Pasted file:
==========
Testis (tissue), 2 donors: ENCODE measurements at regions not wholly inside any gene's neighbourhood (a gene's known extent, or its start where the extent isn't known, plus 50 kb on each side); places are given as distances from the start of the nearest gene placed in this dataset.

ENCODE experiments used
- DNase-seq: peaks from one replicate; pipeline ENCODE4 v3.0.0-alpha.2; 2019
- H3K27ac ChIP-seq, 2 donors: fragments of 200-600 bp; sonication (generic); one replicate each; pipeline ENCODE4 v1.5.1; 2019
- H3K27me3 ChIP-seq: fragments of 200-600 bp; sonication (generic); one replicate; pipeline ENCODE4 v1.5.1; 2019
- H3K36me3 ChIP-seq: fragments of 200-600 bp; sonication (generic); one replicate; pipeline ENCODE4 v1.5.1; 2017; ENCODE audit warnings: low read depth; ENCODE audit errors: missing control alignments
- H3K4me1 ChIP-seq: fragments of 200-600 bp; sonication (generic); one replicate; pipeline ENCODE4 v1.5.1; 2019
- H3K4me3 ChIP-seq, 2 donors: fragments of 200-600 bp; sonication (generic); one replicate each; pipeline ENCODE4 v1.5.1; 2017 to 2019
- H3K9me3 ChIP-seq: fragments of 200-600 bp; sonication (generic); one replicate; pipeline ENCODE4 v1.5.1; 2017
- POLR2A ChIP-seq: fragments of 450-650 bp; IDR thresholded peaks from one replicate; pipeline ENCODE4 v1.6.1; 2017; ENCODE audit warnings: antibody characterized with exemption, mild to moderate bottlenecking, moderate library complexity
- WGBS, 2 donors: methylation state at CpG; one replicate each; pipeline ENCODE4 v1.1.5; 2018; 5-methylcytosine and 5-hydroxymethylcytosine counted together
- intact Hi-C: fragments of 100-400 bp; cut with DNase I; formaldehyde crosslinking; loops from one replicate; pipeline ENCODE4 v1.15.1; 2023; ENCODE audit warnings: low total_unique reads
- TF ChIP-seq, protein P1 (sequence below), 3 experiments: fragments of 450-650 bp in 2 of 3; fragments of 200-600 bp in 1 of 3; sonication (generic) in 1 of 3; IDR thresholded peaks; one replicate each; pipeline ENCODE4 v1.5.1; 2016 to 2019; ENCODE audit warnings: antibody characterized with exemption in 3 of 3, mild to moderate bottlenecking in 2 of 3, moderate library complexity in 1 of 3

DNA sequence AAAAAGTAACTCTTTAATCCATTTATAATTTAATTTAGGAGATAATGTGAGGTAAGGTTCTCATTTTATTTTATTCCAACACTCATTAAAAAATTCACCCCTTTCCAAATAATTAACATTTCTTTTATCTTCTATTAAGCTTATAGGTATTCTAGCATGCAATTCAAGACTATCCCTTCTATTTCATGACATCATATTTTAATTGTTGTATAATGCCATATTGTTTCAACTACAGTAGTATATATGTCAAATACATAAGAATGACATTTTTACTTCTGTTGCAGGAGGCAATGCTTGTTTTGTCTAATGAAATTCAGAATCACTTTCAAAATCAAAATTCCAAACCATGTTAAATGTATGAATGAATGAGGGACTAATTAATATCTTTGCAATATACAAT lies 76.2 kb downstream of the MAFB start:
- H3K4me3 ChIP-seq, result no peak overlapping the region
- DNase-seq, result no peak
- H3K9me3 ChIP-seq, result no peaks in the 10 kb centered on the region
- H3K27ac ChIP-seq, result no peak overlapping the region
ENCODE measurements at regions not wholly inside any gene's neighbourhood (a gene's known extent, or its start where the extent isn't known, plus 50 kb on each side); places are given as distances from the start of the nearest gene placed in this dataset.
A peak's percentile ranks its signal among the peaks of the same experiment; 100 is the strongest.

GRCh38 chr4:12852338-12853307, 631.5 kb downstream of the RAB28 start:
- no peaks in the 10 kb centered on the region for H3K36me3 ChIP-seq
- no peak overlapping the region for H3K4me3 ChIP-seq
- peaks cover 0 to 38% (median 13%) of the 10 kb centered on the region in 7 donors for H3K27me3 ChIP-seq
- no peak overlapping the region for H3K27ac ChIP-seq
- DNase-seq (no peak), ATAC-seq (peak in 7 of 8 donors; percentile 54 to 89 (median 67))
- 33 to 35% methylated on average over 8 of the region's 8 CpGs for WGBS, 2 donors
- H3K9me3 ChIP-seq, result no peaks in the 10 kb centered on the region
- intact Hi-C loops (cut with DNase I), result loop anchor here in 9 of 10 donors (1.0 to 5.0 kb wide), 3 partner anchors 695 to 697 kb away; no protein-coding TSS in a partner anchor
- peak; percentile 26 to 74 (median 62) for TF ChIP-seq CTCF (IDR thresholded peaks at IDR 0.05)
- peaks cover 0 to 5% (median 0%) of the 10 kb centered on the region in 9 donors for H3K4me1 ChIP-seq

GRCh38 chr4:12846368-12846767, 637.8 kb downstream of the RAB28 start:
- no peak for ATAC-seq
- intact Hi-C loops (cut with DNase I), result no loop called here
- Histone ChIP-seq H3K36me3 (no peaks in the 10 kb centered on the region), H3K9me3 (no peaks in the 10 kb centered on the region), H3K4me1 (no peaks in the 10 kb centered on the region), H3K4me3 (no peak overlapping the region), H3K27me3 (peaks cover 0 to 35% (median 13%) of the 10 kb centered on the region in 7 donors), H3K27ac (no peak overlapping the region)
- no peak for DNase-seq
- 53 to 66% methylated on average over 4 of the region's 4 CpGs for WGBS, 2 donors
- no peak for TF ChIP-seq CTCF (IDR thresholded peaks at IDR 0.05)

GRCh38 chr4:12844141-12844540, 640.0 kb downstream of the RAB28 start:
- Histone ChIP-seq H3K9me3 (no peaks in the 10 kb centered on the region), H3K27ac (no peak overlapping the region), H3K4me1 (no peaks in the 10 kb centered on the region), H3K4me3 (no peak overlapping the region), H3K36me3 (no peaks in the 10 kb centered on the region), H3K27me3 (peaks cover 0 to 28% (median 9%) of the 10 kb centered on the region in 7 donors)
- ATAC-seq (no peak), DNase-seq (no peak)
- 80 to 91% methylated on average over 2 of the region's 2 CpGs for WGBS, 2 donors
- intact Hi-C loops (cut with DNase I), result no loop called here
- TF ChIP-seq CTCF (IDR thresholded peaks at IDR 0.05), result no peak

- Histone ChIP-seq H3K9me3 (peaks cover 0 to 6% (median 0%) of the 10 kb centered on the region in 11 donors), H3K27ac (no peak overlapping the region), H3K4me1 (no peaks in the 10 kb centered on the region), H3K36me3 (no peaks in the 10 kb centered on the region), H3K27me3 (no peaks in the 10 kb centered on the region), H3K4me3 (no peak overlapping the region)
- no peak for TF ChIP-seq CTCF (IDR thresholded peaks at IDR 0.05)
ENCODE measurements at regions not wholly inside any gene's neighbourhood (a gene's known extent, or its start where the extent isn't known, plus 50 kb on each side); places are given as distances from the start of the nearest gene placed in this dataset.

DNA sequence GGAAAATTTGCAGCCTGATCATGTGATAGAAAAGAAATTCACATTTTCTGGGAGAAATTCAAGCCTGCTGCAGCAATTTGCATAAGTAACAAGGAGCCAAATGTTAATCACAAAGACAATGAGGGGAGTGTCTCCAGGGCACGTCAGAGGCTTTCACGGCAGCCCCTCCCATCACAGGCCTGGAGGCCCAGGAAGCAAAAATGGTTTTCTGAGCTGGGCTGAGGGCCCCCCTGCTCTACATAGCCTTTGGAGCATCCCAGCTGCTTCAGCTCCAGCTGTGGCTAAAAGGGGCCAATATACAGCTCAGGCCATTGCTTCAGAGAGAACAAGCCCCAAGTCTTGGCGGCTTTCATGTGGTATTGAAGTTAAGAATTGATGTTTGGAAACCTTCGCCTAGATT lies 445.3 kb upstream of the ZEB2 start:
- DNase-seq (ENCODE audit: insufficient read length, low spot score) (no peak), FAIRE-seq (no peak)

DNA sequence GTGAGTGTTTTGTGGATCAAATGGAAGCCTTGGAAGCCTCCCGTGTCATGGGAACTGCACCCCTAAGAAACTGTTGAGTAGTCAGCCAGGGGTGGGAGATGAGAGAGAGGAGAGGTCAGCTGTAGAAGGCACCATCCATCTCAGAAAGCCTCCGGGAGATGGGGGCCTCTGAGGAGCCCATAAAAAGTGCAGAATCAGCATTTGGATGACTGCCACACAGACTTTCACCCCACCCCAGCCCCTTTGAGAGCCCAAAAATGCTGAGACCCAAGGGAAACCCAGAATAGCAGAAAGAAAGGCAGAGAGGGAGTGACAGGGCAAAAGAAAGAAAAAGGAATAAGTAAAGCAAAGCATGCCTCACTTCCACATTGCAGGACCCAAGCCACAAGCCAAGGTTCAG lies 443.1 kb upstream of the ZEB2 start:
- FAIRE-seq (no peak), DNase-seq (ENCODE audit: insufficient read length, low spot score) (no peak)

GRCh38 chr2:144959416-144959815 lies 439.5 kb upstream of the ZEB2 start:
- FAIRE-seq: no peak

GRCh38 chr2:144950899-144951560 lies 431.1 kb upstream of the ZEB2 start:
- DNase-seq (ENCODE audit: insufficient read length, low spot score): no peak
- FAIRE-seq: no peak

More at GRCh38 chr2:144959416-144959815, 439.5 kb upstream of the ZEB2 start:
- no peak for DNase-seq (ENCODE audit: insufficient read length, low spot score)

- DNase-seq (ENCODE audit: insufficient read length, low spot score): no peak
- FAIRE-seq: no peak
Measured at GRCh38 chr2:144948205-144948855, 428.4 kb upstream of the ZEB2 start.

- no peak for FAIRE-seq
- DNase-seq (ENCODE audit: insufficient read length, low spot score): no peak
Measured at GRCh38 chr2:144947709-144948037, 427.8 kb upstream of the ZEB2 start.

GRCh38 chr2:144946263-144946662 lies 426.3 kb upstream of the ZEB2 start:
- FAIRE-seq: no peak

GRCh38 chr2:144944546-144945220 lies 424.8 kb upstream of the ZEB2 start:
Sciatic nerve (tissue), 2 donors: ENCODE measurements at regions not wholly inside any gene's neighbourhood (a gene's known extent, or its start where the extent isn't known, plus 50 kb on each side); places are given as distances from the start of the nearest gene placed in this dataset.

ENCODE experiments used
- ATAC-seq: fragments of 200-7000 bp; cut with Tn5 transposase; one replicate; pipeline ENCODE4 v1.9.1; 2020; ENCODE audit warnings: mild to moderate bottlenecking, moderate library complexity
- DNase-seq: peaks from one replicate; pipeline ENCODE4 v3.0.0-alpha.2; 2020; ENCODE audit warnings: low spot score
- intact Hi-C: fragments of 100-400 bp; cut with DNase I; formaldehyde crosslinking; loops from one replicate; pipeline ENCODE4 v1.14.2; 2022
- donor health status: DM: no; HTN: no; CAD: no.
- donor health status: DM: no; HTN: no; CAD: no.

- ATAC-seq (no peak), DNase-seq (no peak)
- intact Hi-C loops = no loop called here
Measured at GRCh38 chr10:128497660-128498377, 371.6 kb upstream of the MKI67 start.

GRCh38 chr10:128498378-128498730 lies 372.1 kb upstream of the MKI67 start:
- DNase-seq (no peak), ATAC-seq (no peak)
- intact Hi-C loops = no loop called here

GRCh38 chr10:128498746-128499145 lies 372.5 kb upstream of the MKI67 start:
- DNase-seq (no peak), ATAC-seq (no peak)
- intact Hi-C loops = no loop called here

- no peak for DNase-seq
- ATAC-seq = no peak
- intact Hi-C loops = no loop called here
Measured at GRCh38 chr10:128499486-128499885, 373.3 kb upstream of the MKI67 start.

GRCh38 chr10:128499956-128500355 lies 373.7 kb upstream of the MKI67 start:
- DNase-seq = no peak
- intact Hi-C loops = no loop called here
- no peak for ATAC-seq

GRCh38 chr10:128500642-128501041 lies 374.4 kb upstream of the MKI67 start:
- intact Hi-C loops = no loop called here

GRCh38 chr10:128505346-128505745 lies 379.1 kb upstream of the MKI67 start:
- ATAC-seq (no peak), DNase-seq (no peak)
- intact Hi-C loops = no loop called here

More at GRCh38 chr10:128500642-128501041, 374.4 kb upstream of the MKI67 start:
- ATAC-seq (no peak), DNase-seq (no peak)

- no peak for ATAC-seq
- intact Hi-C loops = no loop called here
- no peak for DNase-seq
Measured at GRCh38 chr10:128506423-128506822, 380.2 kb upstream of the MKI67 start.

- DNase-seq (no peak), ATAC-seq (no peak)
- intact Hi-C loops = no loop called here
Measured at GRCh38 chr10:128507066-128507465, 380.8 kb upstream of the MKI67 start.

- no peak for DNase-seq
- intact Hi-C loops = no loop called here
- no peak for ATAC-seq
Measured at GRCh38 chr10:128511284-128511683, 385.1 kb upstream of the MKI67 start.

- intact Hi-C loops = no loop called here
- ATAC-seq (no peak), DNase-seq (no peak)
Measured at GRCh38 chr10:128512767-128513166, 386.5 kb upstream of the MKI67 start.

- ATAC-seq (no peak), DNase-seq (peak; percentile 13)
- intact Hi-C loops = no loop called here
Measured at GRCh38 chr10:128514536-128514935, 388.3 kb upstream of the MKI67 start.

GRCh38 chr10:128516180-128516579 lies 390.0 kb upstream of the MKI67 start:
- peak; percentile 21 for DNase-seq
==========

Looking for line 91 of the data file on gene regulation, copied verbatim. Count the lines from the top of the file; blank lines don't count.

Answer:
- no peak for ATAC-seq